>>Software. The computer is a nice alternative to paper and pencil in the 2D animation world. It will never replace traditional techniques, but it can certainly help speed things up. I will sometimes refer to software specific issues in how to’s.
>>The creative process. Creativity will pick the most unexpected time of the day to strike and one has to be prepared to welcome it. I’ll share how I first visualize ideas and the results, which are often scanned-in napkins or pieces of paper.
>>Concept art. Sometimes you want to share your vision before it’s realized. Besides, it’s just nice to see how everything will turn out.
>>Writing your story. I’ll show you what I’ve learned about how scripts are written and where to find tools to help you improve your stories and their layout.
>>Character development. This is one of the most important parts of the animation process. I have neglected that with awful results, but that has changed. I’ll show you some of my model sheets.
>>Cut-out vrs. frame-by-frame animation. I’ll show you when I have found best to use each of them and how to go about a combined approach. How do you create the illusion of motion with static drawings? Let’s find out.
>>Background creation. Your animated characters need a place to live. I’ll show you how to create nice backgrounds using digital tools.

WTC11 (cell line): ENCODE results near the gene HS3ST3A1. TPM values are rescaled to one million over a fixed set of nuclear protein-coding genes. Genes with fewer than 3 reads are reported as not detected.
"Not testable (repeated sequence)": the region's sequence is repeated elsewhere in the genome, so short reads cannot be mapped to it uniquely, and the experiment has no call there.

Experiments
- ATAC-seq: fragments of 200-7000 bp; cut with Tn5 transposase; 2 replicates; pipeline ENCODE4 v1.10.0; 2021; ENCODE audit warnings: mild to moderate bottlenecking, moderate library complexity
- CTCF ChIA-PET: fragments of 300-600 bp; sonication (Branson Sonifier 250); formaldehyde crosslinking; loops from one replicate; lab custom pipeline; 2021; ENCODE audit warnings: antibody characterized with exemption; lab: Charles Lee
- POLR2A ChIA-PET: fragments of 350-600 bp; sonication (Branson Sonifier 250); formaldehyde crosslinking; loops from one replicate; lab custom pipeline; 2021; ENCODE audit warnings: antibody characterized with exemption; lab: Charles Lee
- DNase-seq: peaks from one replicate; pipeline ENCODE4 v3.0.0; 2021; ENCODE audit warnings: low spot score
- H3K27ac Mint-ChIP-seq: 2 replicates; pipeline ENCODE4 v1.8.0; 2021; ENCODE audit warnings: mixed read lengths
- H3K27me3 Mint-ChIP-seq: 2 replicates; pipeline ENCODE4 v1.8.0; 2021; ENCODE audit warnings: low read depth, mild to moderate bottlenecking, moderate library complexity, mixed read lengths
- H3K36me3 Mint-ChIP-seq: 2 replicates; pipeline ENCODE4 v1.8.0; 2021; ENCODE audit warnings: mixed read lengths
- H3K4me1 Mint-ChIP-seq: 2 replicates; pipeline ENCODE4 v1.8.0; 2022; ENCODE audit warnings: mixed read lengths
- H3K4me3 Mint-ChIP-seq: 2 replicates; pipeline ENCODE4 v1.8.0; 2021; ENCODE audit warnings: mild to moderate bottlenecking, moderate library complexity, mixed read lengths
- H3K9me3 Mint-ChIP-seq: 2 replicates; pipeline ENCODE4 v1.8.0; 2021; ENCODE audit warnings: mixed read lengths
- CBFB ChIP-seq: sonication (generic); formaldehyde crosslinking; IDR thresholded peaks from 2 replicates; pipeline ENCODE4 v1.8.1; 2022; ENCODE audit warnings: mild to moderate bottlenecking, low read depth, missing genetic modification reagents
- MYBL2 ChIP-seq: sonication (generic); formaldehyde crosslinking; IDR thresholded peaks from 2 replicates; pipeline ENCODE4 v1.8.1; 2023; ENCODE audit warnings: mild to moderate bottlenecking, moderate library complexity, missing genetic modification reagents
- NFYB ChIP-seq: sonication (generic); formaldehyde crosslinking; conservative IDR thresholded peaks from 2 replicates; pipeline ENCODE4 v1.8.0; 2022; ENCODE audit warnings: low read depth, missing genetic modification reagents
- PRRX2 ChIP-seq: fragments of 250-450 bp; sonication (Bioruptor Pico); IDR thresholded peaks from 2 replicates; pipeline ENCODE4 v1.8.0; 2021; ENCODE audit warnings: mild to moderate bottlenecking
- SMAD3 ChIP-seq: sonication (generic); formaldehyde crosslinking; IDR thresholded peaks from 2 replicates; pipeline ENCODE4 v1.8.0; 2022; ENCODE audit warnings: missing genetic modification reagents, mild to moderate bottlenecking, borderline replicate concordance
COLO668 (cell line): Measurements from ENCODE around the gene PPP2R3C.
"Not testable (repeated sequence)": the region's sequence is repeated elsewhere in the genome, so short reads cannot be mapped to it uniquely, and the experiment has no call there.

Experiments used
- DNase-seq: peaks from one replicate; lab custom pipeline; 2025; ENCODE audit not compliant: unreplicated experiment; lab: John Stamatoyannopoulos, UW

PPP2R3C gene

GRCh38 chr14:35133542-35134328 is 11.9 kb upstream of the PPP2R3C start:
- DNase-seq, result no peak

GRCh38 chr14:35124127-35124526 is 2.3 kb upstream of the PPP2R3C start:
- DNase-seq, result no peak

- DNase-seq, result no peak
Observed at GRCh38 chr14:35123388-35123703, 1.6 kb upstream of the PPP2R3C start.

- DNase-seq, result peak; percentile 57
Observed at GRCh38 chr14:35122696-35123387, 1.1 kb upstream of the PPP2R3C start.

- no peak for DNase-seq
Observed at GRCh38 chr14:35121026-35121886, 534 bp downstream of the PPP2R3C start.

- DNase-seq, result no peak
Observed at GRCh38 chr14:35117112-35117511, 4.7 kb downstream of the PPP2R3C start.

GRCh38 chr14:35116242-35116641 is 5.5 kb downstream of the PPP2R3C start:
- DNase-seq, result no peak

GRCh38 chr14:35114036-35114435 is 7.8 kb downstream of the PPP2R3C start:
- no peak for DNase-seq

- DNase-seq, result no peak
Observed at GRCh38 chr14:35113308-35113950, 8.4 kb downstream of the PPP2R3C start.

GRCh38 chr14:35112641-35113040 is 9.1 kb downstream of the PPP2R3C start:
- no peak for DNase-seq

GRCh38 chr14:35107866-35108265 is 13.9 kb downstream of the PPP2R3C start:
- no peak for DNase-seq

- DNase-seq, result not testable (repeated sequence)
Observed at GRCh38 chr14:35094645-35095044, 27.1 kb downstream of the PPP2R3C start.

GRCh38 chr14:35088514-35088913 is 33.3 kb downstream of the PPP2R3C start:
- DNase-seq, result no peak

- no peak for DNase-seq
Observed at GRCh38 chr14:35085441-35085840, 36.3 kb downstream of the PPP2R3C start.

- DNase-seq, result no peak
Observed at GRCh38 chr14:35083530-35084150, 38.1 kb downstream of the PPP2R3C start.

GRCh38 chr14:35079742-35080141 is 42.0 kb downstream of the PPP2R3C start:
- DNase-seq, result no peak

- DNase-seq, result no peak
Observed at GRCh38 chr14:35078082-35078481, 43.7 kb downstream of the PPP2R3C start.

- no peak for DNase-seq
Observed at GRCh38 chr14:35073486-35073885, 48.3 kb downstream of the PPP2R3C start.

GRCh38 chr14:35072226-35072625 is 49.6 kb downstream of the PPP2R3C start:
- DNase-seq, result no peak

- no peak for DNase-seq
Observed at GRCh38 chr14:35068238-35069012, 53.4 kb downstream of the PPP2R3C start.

>>Drawing perspective. Perspective is one of the things that some people find more difficult to learn. I’ll show you some shortcuts to get it done quickly and accurately.
>>Special FX. This is what I find the most fascinating. We’ll learn how to draw water, smoke, light effects, fire and other neat things.
>>Production. We’ll familiarize ourselves with the various stages of production, including sound, ink-and-paint, editing, and many others.
My goal is to make nice animated clips that people will enjoy watching. My first project attempts to rescue a couple of spooky stories from the Guatemalan oral tradition. A year from now, I would love to publish a book about this whole process. Do you want to help me write it?


Written by Renato Vargas: http://www.telluastory.com/
Follow him on twitter: http://twitter.com/rindolphus
Monica & Sbass would like to thank Renato Vargas for taking the time to be a part of "Feature Friday" on Inkwell Alley and look forward to future updates.

4 comments:

  1. What a talented and creative young man. Beautiful work!

    ReplyDelete
  2. Well, thank you very much. I also enjoyed your Feature Friday. Have a great day!

    ReplyDelete
  3. Another great feature friday. Very talented guy he is! interesting post.

    ReplyDelete

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Two cubicle neighbors with pizzazz and their own personal, but highly similar, set of of innate complexities find refuge in this alley of creative musings. So pull up a chair, join in, as we--artist and writer--share our spin on the world, art, literary pursuits and the seemingly miniscule, daily occurrences that become larger than life.